Addiction is often only seen as a substance based behaviour, and shopping may not fall into the category of a life-destroying process for many people when they think about addiction. However, when we delve into the realm of addictive behaviour, we often miss the subtle nuance that is found within the “shopaholic” and the environment in which they exist.
Compulsive shopping or spending may result in interpersonal, occupational, family and financial problems in an individual’s life, and in many ways, the consequences of this behaviour are similar to that of any other addiction. An individual dealing with a shopping or spending addiction becomes pre-occupied with the behaviour and begins to spend less and less time with other important people in their lives.
It is also not uncommon for a person to begin to experience episodes of anxiety or depression as a result of the compulsive spending or shopping which that is now noticeably interfering with work or school performance. An individual who becomes addicted to shopping will also progress in behaviours such as lying and hiding their purchases from their family and keeping their charges to themselves. All of which are indicative of addictive behaviour that can destroy a person’s life.
With the advent of online shopping, this problem has become more prominent in society than ever before. Studies into the release of dopamine in the brain show that while reward alone releases a level of dopamine much greater than the typical level of release when unpredictability is added to the rewarding process the dopamine levels are found to be at their highest. Believe it or believe it not, this has significant implications when we are talking about shopping.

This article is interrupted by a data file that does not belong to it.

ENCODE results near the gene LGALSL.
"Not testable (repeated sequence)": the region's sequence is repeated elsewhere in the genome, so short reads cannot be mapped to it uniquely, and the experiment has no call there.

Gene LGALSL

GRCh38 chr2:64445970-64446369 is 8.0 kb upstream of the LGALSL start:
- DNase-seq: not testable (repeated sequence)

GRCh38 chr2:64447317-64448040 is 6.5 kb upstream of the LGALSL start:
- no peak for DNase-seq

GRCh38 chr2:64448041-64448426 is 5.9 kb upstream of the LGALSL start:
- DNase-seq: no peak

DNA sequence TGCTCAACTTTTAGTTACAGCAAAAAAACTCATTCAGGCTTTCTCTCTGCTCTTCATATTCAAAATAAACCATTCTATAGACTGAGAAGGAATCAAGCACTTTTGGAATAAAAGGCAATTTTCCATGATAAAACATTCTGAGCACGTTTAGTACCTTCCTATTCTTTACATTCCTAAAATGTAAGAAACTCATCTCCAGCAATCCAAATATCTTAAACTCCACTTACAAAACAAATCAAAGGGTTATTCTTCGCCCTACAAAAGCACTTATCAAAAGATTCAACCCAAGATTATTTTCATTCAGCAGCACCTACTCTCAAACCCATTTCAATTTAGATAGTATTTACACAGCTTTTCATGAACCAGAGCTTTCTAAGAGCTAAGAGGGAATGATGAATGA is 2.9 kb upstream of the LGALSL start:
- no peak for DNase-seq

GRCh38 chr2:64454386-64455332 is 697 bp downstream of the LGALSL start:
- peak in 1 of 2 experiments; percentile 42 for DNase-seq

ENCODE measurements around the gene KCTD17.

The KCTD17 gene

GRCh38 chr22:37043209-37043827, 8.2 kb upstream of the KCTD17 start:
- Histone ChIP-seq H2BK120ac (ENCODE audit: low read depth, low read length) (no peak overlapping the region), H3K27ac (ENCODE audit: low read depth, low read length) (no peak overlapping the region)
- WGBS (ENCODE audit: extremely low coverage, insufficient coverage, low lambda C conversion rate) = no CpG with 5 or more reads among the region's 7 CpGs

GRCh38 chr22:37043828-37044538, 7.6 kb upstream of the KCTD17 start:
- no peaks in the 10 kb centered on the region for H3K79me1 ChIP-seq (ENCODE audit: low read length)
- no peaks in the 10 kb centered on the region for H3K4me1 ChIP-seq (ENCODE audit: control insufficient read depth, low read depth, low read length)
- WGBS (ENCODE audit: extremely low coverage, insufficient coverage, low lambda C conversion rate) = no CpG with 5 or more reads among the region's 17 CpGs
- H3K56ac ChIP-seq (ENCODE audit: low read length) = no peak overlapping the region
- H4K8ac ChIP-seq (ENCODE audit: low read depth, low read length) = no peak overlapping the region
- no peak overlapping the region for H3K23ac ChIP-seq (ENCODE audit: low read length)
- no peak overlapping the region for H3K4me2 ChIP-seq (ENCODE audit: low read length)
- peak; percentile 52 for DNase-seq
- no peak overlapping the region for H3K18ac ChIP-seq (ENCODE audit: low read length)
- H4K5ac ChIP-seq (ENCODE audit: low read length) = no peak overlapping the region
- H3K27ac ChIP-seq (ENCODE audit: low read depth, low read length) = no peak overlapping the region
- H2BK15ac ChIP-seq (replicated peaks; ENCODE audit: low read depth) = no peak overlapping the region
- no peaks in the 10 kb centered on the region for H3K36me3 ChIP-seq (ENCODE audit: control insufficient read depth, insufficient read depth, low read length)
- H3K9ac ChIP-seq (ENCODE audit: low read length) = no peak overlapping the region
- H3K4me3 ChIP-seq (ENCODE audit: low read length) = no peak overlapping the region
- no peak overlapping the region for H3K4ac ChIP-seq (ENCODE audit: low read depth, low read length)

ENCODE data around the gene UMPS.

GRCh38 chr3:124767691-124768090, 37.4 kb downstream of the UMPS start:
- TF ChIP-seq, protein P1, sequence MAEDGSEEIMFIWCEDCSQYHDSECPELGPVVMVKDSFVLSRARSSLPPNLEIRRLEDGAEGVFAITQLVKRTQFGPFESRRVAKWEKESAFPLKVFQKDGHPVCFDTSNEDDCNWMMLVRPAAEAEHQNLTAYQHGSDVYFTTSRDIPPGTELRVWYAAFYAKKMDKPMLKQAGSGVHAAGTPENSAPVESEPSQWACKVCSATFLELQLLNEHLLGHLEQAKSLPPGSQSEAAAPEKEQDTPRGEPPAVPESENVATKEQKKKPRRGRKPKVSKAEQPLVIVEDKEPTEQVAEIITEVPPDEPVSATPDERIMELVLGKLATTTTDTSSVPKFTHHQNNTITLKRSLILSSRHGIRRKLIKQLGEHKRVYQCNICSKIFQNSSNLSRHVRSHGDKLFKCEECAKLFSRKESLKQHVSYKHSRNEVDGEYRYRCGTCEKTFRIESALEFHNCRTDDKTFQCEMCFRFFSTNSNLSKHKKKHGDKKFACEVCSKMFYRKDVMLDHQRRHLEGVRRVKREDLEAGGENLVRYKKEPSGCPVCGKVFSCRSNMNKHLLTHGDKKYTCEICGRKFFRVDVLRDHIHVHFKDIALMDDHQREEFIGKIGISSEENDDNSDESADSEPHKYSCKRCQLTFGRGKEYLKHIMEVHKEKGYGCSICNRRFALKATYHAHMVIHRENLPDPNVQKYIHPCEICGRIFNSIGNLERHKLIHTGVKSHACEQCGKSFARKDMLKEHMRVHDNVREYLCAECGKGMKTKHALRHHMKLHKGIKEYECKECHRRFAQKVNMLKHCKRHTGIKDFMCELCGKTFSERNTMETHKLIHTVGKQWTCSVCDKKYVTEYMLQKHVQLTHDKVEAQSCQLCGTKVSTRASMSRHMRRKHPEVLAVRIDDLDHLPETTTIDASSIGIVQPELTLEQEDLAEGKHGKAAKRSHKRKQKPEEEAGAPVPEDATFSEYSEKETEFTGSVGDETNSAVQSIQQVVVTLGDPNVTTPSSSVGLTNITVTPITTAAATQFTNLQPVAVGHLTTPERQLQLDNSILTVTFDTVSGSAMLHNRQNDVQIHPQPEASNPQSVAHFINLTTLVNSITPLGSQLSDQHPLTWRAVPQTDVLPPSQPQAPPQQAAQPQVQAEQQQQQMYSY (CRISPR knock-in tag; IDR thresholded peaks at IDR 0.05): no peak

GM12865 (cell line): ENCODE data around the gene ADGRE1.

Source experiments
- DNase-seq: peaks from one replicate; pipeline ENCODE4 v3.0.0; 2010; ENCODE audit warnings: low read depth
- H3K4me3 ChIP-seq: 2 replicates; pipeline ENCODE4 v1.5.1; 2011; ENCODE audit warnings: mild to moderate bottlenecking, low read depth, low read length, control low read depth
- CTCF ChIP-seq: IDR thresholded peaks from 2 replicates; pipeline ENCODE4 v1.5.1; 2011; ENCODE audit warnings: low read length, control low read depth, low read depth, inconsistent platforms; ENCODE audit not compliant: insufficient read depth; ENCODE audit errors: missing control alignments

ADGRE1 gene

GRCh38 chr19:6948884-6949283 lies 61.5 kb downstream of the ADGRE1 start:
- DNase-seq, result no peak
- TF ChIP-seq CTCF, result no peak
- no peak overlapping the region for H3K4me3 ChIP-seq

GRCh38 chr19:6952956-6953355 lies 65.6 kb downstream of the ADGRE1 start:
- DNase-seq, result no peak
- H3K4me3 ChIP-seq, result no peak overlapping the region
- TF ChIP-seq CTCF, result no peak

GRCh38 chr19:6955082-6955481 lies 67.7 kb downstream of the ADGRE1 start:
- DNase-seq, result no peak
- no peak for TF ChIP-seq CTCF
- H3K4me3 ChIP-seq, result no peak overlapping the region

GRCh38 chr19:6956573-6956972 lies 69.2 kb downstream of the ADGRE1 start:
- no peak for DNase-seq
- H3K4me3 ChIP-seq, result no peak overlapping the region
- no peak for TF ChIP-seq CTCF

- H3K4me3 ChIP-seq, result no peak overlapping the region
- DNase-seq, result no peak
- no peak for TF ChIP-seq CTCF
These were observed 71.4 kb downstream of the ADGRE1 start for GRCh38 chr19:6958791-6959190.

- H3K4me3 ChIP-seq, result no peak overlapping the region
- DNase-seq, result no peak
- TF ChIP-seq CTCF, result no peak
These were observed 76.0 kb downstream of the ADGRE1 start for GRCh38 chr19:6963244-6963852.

On-line shopping obviously means you’re not visiting the store for purchase, and when you place an order for a product online, you don’t get the product right away. You have to wait for the delivery, and in the waiting we find anticipation. This anticipation is the primary reason online shopping addiction has escalated to the levels it has in recent years.
If we think about addiction as an escape from our reality, a desire to remove ourselves from an emotional trigger we find unpleasant or unwanted, underneath the desire for anticipation, and beyond the release of dopamine in the brain, there is an underlying reason for the development of this addiction, and the desire to shop is quite simply the symptom of the problem.
If this sounds familiar to you and your behaviours, or those of a loved one you are concerned about, and you would like to make some changes in your shopping behaviours, take a look at the information contained in our website and the external resources for shopping addiction that we offer here at The Liberation Place. If it's time to make a change and reach out for some support, and recovery is a journey that starts with just one step, and you alone can choose to take that step but remember you are not destined to be alone when you choose to take that step with The Liberation Place!